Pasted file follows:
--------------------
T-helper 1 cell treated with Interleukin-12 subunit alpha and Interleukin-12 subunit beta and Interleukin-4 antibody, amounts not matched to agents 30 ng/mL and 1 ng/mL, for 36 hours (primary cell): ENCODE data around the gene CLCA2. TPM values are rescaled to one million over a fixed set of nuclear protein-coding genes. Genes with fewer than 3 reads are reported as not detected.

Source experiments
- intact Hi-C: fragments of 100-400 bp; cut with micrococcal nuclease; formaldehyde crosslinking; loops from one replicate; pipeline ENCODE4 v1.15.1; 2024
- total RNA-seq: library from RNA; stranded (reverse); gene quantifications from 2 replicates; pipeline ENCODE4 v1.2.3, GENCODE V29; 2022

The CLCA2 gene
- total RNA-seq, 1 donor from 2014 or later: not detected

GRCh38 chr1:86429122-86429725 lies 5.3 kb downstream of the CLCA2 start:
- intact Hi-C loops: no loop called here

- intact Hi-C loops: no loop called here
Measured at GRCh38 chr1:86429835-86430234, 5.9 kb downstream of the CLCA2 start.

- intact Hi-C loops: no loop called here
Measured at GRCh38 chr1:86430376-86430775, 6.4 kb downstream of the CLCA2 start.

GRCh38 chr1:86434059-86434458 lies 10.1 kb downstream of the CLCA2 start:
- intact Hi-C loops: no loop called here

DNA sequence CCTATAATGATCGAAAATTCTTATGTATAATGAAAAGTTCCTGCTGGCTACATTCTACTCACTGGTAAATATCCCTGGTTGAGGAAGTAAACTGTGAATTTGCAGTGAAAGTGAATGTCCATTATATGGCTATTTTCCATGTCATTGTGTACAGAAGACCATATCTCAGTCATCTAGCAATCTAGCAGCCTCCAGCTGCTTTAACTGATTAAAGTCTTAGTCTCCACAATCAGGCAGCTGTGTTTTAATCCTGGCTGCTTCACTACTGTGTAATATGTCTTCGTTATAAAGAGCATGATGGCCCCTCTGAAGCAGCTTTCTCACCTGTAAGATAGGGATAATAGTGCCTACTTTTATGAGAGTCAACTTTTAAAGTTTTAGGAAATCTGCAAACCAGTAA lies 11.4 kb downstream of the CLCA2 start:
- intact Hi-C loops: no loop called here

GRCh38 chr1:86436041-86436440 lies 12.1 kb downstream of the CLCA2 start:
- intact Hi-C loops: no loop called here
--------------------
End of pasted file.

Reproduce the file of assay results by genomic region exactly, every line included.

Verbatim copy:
T-helper 1 cell treated with Interleukin-12 subunit alpha and Interleukin-12 subunit beta and Interleukin-4 antibody, amounts not matched to agents 30 ng/mL and 1 ng/mL, for 36 hours (primary cell): ENCODE data around the gene CLCA2. TPM values are rescaled to one million over a fixed set of nuclear protein-coding genes. Genes with fewer than 3 reads are reported as not detected.

Source experiments
- intact Hi-C: fragments of 100-400 bp; cut with micrococcal nuclease; formaldehyde crosslinking; loops from one replicate; pipeline ENCODE4 v1.15.1; 2024
- total RNA-seq: library from RNA; stranded (reverse); gene quantifications from 2 replicates; pipeline ENCODE4 v1.2.3, GENCODE V29; 2022

The CLCA2 gene
- total RNA-seq, 1 donor from 2014 or later: not detected

GRCh38 chr1:86429122-86429725 lies 5.3 kb downstream of the CLCA2 start:
- intact Hi-C loops: no loop called here

- intact Hi-C loops: no loop called here
Measured at GRCh38 chr1:86429835-86430234, 5.9 kb downstream of the CLCA2 start.

- intact Hi-C loops: no loop called here
Measured at GRCh38 chr1:86430376-86430775, 6.4 kb downstream of the CLCA2 start.

GRCh38 chr1:86434059-86434458 lies 10.1 kb downstream of the CLCA2 start:
- intact Hi-C loops: no loop called here

DNA sequence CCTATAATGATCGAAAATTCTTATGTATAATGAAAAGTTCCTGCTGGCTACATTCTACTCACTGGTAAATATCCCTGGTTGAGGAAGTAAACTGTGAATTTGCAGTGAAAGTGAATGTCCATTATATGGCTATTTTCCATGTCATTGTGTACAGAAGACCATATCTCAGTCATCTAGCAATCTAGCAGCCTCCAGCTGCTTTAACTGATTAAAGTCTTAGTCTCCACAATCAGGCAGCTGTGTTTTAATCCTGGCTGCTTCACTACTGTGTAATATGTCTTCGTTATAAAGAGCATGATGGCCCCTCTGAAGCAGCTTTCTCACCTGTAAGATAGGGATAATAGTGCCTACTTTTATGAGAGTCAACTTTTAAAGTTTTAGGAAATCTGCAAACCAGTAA lies 11.4 kb downstream of the CLCA2 start:
- intact Hi-C loops: no loop called here

GRCh38 chr1:86436041-86436440 lies 12.1 kb downstream of the CLCA2 start:
- intact Hi-C loops: no loop called here